Testing on animal models has clearly yielded important findings about the safety of TASERs. But in order to address this criticism, TASER International has sponsored research to gather data on human subjects.

A human subject study conducted by myself, J.R. Miner, and D.R. Lakireddy, "Cardiovascular and Physiologic Effects of Conducted Electrical Weapon Discharge in Resting Adults," was published in the peer-reviewed journal Academy of Emergency Medicine in mid-2006. In this study, we tested 67 consenting volunteers at a training event that required participants to be subjected to a five-second, deployed probe application of a TASER X26. (The TASER International online field use database indicates that 67 percent of deployments are for five seconds or less.)

Health histories and baseline sets of blood work and electrocardiograms were obtained from each volunteer before they received their TASER applications. Then, after the volunteers submitted to a TASER exposure, they were tested for electrocardiogram changes, blood acid levels, kidney impairment, cardiac muscle damage, and skeletal muscle damage.

What was found over the 24-hour measurement period was significant in dispelling fears that TASER devices are dangerous. There were no changes in the subjects' electrocardiogram readings and markers for blood acid, kidney impairment, or cardiac muscle damage. The only elevated levels were for skeletal muscle break-down, which was anticipated.

Breaking Down the Data

Let's take a closer look at these findings. The first test was an electrocardiogram, a tracing of the heart's inherent electrical pattern that is used to diagnose underlying heart damage or potentially dangerous rhythm patterns. One myth that surrounds TASER devices is that they can somehow cause an abnormal electrical pattern of the heart, leading to damage or death from electrocution. The fact that the electrocardiogram readings were unchanged before and after exposure serves to debunk this myth.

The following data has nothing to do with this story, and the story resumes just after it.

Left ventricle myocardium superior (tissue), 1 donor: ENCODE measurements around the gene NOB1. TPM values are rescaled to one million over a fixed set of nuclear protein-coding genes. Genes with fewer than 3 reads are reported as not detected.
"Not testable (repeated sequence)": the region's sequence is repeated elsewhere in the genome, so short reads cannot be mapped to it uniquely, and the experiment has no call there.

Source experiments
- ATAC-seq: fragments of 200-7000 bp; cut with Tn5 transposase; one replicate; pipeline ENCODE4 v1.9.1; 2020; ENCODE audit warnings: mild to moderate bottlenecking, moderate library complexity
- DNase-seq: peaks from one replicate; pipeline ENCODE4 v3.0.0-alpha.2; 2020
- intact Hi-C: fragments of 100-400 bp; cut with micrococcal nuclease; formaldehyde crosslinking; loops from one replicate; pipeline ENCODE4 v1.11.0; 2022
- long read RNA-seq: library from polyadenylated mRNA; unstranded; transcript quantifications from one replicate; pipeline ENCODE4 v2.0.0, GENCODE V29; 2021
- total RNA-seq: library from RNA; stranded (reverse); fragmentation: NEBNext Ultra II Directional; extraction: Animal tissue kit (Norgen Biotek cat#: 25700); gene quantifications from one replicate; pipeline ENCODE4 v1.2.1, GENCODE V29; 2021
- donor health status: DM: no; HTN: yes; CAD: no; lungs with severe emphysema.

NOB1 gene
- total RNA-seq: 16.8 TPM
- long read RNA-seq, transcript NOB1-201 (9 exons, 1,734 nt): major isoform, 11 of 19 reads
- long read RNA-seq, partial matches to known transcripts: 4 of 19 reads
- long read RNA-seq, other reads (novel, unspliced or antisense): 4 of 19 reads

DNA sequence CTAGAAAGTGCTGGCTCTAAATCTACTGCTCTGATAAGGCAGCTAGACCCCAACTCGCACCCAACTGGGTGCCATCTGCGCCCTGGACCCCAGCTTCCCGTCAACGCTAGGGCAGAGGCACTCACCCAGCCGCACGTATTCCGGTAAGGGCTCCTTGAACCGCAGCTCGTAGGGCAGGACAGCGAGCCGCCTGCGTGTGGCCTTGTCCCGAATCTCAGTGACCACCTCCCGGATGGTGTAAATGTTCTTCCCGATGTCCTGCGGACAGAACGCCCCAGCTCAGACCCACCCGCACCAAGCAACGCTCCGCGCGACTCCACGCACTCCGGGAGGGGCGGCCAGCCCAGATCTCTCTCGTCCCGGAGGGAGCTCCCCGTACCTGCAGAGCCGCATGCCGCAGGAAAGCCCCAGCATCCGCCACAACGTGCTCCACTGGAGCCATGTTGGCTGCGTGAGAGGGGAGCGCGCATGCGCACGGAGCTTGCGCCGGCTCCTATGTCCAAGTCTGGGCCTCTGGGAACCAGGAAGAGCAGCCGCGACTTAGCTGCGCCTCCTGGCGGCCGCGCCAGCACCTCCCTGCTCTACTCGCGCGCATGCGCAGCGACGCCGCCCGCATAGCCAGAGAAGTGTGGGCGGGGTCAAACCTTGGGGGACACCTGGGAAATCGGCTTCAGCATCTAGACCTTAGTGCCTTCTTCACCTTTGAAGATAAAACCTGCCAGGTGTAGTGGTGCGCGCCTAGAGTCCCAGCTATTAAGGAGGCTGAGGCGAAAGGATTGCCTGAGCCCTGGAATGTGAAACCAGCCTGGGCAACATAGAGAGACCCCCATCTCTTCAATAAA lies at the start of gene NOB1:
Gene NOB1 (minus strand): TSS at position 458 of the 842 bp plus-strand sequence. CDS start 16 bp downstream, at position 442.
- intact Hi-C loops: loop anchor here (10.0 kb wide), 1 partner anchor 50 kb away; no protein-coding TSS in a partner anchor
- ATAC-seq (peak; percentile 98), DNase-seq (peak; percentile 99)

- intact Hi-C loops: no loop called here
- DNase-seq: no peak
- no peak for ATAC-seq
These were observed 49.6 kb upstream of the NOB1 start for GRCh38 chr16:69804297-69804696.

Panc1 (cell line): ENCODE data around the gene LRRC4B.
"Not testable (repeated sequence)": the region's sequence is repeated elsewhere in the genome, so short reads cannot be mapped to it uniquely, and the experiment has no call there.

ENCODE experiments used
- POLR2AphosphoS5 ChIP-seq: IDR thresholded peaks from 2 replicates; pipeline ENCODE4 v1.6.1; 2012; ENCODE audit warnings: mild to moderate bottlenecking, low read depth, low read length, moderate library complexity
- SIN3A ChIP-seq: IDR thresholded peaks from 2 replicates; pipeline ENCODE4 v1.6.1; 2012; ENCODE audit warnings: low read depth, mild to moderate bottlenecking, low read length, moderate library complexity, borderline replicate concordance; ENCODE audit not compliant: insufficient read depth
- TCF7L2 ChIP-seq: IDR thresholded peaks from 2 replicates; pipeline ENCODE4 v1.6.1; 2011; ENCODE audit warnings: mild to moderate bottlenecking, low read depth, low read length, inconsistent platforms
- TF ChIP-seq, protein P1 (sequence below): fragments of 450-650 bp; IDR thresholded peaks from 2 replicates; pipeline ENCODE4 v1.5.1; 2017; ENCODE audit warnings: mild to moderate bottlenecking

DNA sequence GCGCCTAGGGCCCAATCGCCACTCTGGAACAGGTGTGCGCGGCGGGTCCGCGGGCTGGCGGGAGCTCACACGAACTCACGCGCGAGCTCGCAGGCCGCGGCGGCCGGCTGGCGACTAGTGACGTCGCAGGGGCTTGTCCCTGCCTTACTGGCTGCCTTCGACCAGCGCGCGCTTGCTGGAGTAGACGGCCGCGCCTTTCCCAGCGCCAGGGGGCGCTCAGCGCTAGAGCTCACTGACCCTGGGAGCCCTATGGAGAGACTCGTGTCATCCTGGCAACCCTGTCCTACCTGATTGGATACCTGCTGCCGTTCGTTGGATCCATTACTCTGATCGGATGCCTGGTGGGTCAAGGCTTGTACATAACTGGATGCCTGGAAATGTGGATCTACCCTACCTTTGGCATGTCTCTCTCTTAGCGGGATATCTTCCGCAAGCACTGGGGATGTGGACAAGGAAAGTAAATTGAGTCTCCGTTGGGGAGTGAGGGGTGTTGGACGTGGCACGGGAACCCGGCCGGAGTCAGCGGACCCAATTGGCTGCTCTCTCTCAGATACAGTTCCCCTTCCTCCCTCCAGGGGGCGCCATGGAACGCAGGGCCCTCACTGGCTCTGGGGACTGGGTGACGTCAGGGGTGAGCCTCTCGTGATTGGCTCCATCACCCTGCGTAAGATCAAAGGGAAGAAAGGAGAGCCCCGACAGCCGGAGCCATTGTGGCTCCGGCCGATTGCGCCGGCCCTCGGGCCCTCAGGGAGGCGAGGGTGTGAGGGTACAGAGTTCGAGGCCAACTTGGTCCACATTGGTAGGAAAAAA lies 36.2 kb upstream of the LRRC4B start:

The next test was a measure for blood acid. One of the concerns about TASERs has been whether their use can lead to metabolic acidosis, a buildup of excess blood acid, which is known to sometimes cause death. The best example of this is the state of "excited delirium," a condition defined by the sudden onset of hyperactivity and confusion, often seen in conjunction with illicit substance abuse and/or mental illness. This study found that a five-second TASER exposure is not associated with any increase in blood acid levels.

Critics have also claimed that TASER exposure can cause kidney impairment by damaging muscle cells and clogging the kidneys with proteins released from these cells. Kidney impairment is a serious concern because it can lead to permanent disability or death, but this study appears to show that CEWs create no such problem.

Perhaps the most important measurement of this study was the cardiac muscle damage marker. It has been publicly theorized that exposure to a TASER can induce heart damage, leading to in-custody deaths or disabilities. It cannot be overemphasized that this study showed no evidence of heart damage or heart attack resulting from TASER exposure.

Finally, the study did demonstrate a modest and expected elevation of skeletal muscle break-down markers. These markers are normally elevated after exertional events such as running, lifting weights, or participating in an athletic activity. Because the CEW device causes skeletal muscle incapacitation by overstimulation, the effect is the same as a muscular workout.

The Tested Population

A common criticism of TASER research is that the subjects they have been tested on—primarily law enforcement officers—are much healthier than the general public. It is also often incorrectly assumed that the officers being tested are young recruits. These misconceptions lead some critics to jump to the conclusion that the older, less healthy general population cannot withstand the effects of a TASER the same way the test subjects did.